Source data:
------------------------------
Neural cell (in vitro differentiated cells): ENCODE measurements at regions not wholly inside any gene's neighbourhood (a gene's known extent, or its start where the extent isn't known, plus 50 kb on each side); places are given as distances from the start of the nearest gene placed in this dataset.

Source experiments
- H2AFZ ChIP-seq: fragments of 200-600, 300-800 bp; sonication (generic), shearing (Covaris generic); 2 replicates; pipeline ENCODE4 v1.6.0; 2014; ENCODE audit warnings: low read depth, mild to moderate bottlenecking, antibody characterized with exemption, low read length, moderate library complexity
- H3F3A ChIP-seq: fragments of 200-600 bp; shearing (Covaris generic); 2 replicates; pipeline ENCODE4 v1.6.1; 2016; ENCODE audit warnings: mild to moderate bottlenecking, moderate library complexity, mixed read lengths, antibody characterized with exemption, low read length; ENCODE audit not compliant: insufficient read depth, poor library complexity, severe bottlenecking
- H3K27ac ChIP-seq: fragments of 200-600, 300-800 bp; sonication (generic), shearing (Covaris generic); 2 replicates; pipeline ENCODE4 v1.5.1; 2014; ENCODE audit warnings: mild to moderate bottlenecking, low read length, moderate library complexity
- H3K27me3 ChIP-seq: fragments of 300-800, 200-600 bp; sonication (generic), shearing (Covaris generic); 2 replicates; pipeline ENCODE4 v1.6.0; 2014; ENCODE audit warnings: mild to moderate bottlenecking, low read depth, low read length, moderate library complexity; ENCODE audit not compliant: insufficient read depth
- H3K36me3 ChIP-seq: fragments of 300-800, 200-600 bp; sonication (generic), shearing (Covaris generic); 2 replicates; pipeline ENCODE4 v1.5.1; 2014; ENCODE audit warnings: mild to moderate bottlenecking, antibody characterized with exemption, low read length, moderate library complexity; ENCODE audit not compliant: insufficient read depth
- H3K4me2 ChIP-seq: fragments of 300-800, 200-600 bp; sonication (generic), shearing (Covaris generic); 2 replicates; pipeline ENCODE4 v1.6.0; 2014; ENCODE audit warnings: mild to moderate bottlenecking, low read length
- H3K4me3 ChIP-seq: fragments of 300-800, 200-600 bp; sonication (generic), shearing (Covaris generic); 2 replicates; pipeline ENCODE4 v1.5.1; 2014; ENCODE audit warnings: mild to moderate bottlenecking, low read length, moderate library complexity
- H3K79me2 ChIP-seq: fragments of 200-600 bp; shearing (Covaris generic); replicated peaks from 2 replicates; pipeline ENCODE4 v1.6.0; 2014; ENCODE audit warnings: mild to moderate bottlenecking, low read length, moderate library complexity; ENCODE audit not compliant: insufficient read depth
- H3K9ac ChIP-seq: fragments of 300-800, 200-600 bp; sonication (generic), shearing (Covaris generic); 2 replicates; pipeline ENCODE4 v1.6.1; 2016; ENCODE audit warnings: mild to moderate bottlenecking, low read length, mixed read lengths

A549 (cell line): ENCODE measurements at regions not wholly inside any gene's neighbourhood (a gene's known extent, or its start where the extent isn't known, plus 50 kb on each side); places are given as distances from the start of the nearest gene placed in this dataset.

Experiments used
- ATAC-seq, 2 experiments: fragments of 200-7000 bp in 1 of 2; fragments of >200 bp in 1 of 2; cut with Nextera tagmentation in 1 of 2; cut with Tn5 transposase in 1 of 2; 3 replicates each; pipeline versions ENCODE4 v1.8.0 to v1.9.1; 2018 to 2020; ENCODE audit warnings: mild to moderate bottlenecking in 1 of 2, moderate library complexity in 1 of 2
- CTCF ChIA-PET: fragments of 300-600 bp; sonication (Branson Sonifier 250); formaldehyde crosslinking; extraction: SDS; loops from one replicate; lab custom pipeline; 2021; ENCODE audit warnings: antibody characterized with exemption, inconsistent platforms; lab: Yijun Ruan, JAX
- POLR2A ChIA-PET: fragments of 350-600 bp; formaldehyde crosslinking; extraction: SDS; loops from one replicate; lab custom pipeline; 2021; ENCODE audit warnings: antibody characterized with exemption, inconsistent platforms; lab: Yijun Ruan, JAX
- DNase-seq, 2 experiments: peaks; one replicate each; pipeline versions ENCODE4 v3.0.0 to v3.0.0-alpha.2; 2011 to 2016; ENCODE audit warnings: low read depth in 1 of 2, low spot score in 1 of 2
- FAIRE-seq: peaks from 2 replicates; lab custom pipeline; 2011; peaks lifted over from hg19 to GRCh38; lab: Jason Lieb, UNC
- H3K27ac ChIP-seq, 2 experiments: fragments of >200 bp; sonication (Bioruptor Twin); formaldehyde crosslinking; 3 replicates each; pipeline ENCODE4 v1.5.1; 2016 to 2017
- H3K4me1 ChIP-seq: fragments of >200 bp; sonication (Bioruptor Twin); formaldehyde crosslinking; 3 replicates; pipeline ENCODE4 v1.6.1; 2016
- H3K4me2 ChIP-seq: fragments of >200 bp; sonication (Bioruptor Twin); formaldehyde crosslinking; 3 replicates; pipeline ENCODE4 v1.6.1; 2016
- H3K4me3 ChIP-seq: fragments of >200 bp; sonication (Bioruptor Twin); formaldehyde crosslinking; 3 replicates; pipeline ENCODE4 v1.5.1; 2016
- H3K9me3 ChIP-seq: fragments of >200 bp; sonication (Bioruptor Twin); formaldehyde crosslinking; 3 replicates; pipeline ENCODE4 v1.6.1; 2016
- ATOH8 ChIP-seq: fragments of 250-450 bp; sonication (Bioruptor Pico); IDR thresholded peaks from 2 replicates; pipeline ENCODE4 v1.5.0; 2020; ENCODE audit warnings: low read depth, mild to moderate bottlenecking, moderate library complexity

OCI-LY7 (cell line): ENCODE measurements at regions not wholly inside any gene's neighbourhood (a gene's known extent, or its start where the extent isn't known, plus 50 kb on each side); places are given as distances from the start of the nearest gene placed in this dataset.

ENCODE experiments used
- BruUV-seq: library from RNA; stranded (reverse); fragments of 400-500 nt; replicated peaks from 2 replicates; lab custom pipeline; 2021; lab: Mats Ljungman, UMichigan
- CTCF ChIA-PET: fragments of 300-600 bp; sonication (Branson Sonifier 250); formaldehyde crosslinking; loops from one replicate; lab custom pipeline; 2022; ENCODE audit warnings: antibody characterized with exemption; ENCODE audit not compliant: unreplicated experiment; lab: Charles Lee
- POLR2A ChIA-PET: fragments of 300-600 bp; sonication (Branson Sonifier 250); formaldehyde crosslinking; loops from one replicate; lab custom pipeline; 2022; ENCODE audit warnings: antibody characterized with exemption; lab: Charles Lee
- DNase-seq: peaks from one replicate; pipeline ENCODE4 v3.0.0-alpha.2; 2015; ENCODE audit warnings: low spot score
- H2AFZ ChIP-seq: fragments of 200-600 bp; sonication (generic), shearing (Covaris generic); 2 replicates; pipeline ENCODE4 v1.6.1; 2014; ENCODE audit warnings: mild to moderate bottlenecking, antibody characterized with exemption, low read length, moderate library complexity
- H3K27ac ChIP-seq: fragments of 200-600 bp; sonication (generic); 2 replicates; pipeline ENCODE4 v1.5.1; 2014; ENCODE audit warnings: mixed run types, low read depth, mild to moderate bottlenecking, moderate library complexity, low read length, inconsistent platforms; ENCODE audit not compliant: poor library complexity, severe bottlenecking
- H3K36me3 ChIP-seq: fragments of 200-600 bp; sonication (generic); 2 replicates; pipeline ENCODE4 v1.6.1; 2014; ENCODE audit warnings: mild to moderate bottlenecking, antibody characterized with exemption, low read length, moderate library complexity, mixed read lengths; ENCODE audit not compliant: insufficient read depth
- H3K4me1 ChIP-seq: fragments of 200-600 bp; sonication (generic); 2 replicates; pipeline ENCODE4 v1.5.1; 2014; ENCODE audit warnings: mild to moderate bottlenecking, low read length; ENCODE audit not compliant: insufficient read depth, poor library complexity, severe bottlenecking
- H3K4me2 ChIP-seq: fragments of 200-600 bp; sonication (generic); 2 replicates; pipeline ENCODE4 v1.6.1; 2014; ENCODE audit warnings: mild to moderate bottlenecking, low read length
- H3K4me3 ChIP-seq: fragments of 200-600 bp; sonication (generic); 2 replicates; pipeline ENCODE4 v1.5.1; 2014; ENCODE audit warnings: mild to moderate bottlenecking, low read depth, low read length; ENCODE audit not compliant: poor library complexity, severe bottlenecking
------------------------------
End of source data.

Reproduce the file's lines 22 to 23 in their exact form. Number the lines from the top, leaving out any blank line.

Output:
- H3K4me3 ChIP-seq: fragments of >200 bp; sonication (Bioruptor Twin); formaldehyde crosslinking; 3 replicates; pipeline ENCODE4 v1.5.1; 2016
- H3K9me3 ChIP-seq: fragments of >200 bp; sonication (Bioruptor Twin); formaldehyde crosslinking; 3 replicates; pipeline ENCODE4 v1.6.1; 2016